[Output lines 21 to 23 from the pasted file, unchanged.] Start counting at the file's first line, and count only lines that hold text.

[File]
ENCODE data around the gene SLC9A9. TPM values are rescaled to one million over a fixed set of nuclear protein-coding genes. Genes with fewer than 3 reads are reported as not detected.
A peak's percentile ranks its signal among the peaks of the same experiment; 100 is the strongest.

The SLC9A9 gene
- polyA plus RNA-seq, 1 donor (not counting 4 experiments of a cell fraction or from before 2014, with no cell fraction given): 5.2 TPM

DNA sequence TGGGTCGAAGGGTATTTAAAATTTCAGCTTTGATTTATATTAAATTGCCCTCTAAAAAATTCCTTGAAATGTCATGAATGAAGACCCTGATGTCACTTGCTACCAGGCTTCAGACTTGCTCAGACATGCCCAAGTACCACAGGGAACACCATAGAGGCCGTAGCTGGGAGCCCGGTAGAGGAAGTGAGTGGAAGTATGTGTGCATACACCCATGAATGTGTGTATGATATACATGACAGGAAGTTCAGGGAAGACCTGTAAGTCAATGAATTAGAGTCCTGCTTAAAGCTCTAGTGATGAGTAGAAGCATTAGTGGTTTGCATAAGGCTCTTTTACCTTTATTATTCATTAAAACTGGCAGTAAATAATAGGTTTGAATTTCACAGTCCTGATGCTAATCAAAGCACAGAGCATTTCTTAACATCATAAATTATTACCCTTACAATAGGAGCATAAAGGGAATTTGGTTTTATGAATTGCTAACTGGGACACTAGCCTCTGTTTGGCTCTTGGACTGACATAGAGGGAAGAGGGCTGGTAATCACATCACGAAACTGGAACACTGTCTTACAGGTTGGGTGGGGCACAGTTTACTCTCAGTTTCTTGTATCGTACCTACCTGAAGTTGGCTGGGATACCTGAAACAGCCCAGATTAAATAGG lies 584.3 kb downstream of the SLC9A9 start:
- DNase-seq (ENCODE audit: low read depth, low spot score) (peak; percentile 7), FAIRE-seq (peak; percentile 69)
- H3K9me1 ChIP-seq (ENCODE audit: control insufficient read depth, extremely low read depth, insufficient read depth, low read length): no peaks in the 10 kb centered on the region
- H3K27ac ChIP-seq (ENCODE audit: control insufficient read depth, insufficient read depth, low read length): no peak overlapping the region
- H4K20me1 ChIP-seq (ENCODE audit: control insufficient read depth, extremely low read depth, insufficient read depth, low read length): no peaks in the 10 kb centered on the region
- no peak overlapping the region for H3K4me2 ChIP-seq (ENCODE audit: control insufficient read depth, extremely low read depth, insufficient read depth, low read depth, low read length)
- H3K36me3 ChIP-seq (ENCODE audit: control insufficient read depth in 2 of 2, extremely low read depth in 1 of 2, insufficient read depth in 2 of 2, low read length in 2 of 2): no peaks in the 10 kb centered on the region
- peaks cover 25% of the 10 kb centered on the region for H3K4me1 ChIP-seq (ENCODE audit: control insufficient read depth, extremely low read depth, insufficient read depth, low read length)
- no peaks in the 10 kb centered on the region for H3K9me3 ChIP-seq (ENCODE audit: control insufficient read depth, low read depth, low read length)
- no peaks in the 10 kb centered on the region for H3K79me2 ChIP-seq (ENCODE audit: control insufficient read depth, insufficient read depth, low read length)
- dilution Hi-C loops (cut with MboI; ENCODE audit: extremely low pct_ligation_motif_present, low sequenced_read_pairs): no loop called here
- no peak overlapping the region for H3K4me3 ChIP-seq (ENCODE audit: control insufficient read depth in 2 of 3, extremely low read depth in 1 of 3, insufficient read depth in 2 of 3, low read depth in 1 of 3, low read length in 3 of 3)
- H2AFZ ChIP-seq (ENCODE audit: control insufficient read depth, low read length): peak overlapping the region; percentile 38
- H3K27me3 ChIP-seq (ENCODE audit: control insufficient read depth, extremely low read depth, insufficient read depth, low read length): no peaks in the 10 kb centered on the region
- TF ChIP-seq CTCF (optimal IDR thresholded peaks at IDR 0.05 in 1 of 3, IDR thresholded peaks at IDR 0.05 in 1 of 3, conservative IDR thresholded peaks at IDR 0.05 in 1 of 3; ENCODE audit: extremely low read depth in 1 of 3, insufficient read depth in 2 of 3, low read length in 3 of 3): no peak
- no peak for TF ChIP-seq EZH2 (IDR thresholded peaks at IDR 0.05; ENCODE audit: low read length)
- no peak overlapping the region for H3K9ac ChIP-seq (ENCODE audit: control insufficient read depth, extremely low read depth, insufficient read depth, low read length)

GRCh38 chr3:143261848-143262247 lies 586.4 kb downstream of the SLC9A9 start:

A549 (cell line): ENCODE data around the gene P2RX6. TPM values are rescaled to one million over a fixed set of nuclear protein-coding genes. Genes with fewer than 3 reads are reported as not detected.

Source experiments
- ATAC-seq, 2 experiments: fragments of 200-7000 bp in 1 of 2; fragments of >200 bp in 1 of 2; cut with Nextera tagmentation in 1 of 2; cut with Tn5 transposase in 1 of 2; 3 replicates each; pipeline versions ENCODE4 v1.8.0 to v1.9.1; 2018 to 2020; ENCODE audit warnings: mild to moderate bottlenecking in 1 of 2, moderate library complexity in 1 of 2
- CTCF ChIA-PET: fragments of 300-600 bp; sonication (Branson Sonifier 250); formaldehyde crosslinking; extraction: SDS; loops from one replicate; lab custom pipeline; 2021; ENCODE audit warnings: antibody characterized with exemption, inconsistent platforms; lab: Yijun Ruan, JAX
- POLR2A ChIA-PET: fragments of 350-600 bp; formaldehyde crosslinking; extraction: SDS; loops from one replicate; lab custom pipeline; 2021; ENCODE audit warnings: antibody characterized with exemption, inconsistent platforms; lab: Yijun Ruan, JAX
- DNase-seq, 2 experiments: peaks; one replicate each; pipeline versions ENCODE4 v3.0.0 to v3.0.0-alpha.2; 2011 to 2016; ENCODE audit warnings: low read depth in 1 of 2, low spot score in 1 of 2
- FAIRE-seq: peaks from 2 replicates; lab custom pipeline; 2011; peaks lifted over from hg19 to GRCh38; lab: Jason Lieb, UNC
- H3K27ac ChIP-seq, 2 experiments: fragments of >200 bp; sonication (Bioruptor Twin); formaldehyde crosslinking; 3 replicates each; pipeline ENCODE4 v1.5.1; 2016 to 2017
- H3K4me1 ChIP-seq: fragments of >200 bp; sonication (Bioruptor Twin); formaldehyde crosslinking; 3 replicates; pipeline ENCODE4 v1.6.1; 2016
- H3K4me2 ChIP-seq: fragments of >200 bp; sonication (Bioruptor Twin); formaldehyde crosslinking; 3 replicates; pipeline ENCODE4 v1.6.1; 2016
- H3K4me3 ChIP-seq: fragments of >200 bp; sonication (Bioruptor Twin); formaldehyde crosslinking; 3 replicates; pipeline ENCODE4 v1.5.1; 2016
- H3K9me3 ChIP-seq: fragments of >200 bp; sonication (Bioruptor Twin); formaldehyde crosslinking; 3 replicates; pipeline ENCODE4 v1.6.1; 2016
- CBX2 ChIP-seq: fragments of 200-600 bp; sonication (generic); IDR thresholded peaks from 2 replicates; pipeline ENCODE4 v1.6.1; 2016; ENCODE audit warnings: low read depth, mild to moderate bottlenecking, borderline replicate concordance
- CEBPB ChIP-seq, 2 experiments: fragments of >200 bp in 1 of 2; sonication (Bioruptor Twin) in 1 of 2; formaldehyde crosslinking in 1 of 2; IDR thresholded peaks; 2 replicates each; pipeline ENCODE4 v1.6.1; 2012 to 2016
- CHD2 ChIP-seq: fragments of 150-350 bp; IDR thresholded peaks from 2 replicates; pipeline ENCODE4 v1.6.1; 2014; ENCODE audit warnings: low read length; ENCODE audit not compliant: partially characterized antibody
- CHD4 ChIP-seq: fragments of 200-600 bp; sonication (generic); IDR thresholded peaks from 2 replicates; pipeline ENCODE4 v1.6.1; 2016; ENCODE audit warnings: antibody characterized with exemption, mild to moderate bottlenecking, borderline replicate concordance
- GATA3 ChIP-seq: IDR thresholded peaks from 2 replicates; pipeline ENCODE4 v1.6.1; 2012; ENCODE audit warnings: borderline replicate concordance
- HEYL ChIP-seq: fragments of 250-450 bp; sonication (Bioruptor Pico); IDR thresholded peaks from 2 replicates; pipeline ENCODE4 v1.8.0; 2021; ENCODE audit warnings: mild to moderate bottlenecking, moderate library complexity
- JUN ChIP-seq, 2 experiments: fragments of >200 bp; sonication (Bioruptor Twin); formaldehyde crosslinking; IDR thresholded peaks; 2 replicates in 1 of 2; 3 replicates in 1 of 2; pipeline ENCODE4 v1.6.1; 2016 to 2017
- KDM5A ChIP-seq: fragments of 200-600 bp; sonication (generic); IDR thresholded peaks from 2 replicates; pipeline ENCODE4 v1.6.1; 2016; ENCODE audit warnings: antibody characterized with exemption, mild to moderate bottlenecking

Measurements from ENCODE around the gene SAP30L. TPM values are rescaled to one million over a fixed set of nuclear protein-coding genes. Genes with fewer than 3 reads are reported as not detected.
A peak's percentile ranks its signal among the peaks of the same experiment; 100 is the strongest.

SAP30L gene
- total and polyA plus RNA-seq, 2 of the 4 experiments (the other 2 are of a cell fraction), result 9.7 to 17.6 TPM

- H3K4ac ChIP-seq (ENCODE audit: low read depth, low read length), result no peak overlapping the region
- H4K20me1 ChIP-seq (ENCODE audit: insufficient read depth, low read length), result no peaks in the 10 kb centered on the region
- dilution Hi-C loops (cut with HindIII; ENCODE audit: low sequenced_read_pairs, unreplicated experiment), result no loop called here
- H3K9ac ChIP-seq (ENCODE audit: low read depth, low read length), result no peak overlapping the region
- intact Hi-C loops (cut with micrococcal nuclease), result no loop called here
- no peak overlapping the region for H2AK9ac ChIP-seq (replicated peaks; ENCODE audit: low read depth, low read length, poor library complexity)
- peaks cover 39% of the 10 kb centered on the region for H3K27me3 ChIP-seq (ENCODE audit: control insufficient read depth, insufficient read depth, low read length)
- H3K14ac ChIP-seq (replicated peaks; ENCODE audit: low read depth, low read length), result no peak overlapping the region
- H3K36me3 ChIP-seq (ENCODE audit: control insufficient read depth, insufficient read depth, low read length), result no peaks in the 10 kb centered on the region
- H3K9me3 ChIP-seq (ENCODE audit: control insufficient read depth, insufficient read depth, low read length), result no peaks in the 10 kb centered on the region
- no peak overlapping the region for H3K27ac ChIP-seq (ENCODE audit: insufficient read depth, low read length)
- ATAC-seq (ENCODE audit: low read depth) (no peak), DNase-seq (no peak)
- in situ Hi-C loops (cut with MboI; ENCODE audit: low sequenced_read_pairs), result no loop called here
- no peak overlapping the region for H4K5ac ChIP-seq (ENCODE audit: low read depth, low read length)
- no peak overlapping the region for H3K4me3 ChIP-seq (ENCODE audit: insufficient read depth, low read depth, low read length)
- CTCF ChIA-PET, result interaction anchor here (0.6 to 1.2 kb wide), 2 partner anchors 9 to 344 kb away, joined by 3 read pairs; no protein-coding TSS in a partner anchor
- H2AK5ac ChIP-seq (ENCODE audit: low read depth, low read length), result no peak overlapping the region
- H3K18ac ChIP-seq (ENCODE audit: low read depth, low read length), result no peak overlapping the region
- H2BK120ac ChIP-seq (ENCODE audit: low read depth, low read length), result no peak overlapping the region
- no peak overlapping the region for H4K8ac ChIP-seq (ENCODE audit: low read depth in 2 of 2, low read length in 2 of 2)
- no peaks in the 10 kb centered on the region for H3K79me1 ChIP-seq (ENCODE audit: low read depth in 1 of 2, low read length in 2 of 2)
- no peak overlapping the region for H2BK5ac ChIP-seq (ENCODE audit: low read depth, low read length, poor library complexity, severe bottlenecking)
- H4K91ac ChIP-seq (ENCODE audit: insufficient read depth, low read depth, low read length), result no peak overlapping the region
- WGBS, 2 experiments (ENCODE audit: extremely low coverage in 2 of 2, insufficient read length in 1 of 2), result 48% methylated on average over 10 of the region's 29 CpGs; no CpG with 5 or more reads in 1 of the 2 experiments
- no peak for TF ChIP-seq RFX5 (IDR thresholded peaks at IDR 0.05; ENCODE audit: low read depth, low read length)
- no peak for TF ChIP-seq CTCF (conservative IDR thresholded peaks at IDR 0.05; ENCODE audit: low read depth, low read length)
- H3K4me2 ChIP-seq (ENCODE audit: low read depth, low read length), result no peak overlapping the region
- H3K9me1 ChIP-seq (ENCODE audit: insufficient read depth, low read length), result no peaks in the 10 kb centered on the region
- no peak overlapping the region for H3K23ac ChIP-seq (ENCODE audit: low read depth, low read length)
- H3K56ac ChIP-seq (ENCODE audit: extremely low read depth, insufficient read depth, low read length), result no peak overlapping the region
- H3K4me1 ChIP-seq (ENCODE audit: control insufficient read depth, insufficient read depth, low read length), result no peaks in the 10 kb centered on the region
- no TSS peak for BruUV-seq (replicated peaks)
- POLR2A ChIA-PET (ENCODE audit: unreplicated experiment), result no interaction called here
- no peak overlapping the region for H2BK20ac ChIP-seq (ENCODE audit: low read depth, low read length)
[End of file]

- no peak overlapping the region for H3K9ac ChIP-seq (ENCODE audit: control insufficient read depth, extremely low read depth, insufficient read depth, low read length)

GRCh38 chr3:143261848-143262247 lies 586.4 kb downstream of the SLC9A9 start:

A549 (cell line): ENCODE data around the gene P2RX6. TPM values are rescaled to one million over a fixed set of nuclear protein-coding genes. Genes with fewer than 3 reads are reported as not detected.